Naive and ignorant about the true darkness of warfare, Diana is shocked to see the poverty and the hurt the people are suffering from as a result of the fighting. She is outraged, as one should be, and demands to go into battle without a plan. Steve tries to hold her back, but Diana charges out and pushes along the German lines, inspiring the Allied soldiers to move out from the trench and fight behind her. They end up saving the village and celebrate.
The group learns about a gala that is taking place in the German High Command. Steve infiltrates it, aiming to find and destroy the gas, while the rest of the group wait in the woods. Fed up with having to stay without being able to help, Diana steals a woman’s dress and goes to the party herself. She attempts to follow Ludendorff and kill him, believing that he is Ares. Steve stops her, and the General manages to get away, ordering a release of mustard gas upon the village, killing all its inhabitants.
Furious at Steve, Diana leaves by herself to follow Ludendorff to a military base with all the gas. She manages to kill him, but strangely this does not stop the war. Confused, Diana feels defeated and does not leave with Steve to help with the rest of the war. However, Sir Patrick Morgan appears suddenly and reveals himself to be Ares, and tells her that although he whispered suggestions and inspirations within peoples’ ears, it was ultimately mankind that caused the fighting amongst themselves. He also reveals that Diana is the proclaimed Godkiller, as she is a deity herself (the youngest child of Zeus), and thus capable of slaughtering another god.
Meanwhile, Steve sacrifices himself by blowing up the plane containing the mustard gas while in the air. Enraged, Diana fights Ares. Ares tries to channel Diana’s anger by getting her to kill Dr. Maru, but Steve’s heroic act reminds Diana that humans still have goodness within them. She allows Dr. Maru to escape and manages to kill Ares, and the war stops.
Presently, Diana has taken residence amongst humankind and keeps a low profile. However, upon Bruce’s email, she decides to continue her duty as Wonder Woman, implying a future with the Justice League.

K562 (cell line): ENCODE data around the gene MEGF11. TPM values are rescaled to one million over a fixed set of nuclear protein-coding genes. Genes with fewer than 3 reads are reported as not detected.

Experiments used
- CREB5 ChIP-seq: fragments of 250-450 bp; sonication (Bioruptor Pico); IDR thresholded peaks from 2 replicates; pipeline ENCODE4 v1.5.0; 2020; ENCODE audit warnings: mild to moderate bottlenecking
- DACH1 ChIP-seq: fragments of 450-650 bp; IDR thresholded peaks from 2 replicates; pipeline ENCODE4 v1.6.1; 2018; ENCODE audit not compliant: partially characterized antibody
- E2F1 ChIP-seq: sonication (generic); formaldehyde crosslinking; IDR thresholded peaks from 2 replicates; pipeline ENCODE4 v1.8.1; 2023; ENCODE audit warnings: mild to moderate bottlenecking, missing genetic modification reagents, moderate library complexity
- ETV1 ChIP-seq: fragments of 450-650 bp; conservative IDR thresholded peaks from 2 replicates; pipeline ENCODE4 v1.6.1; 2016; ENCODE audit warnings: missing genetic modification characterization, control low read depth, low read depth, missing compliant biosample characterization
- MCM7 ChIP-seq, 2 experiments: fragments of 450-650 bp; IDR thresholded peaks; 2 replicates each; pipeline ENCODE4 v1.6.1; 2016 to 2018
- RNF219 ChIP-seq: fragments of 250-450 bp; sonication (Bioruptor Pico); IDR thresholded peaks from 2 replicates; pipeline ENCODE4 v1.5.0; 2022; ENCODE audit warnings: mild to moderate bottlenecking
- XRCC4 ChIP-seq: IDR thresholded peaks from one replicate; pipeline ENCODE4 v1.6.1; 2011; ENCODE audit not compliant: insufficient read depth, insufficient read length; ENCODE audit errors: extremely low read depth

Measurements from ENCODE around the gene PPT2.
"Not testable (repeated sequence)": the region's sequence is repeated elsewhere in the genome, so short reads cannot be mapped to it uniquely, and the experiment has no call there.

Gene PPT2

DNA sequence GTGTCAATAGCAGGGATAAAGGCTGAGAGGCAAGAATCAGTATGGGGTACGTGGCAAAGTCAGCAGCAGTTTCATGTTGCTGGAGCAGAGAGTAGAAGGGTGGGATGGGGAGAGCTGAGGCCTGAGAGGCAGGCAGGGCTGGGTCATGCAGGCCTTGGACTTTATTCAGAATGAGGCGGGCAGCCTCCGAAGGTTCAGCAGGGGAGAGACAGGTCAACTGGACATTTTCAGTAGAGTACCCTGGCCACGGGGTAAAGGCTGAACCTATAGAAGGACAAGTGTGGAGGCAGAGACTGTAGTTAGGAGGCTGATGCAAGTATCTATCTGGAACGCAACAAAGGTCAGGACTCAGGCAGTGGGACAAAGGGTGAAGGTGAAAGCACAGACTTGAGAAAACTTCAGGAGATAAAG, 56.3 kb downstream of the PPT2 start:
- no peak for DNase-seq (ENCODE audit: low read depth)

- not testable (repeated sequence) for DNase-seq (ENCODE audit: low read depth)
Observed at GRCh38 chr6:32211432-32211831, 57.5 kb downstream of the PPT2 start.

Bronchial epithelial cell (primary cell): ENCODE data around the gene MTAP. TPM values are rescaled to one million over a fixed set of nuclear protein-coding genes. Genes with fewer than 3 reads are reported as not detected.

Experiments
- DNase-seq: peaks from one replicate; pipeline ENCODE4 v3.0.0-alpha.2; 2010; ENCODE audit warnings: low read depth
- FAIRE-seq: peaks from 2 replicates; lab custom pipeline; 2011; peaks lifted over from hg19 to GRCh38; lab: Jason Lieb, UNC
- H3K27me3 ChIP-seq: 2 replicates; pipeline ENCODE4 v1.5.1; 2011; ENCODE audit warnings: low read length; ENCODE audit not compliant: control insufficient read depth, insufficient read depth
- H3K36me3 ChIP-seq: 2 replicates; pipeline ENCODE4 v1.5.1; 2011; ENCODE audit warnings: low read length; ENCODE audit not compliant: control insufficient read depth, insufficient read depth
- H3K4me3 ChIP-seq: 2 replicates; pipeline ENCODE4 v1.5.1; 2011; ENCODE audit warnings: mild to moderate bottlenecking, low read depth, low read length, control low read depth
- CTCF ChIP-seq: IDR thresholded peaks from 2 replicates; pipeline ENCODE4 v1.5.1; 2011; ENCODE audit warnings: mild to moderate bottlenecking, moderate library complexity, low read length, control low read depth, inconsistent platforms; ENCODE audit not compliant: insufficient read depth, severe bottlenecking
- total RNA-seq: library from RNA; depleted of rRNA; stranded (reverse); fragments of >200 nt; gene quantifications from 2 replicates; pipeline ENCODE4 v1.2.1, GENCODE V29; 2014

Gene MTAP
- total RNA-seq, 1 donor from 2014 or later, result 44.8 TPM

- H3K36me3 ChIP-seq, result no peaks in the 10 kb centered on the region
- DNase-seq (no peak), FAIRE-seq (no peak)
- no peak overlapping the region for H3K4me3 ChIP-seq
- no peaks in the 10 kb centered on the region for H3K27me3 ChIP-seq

Wonder Woman shows how women can be just as strong as men. They have the same capabilities to be heroic or evil, just like men; Wonder Woman a hero, while Dr. Maru is evil, and Steve is a hero, while General Ludendorff is evil. It does not serve to show the superiority of a gender, but instead advocates for equality between both. For anyone looking for an inspirational, powerful film, Wonder Woman is a must-watch.
While Asylum may be the best season of American Horror Story, Coven comes to a close second. Season Three features an assembly of witches in modern New Orleans, descended from their notorious ancestors during the Salem Witch Trials.
Zoe Benson (Taissa Farmiga) finds out about her lineage after she accidentally kills her boyfriend with her powers. She is then sent to a haven (under the name Miss Robichaux’s Academy) for girls like her, the only “safe place” for witches, who are still facing persecution in the modern world. While many women (and men) were condemned and burned at the stake back in the 1690’s, according to headmistress Cordelia Foxx (Sarah Paulson), but they weren’t actual witches, just innocent people– the real ones acted quickly and fled South, and eventually enough congregated there and New Orleans turned into the new place for witches.
At the academy, Zoe meets child actress Madison Montgomery (Emma Roberts), a telekenetic, stuck-up, arrogant witch; African-American “human voodoo doll” Queenie (Gabourey Sibdibe); and clairvoyant witch Nan (Jamie Brewer). Cordelia, their headmistress, does not seem to exhibit impressive powers and constantly spends her days as an alchemist in the greenhouse, depressed and under the shadow of her mother Fiona Goode (Jessica Lange), the current reigning Supreme (one witch in a generation who embodies all the powers).
Things get messy when Fiona shows up at the coven again, treading on Cordelia and taking her role back as leader of the witches. She takes the girls to a museum, which is a house that belonged to a wealthy white lady, Delphine LaLaurie (Kathy Bates), who was famous for torturing her slaves. Nan uses her clairvoyant powers to find where Delphine was buried, and Fiona discovers that she is still alive, rendered immortal by the voodoo tribe queen Marie Laveau.
Fiona, obsessed with avoiding death, pays Marie a visit and demands that she tell her how she stayed alive. Marie refuses because Fiona blatantly disrespects her, and this sparks a renewed animosity between the white witches and the black voodoo witches, which was tempered for a while after Marie and the previous Supreme Anna Leigh Leighton signed a peace treaty– Fiona’s trespassing on the voodoo side of town as well as her crude remarks broke this truce.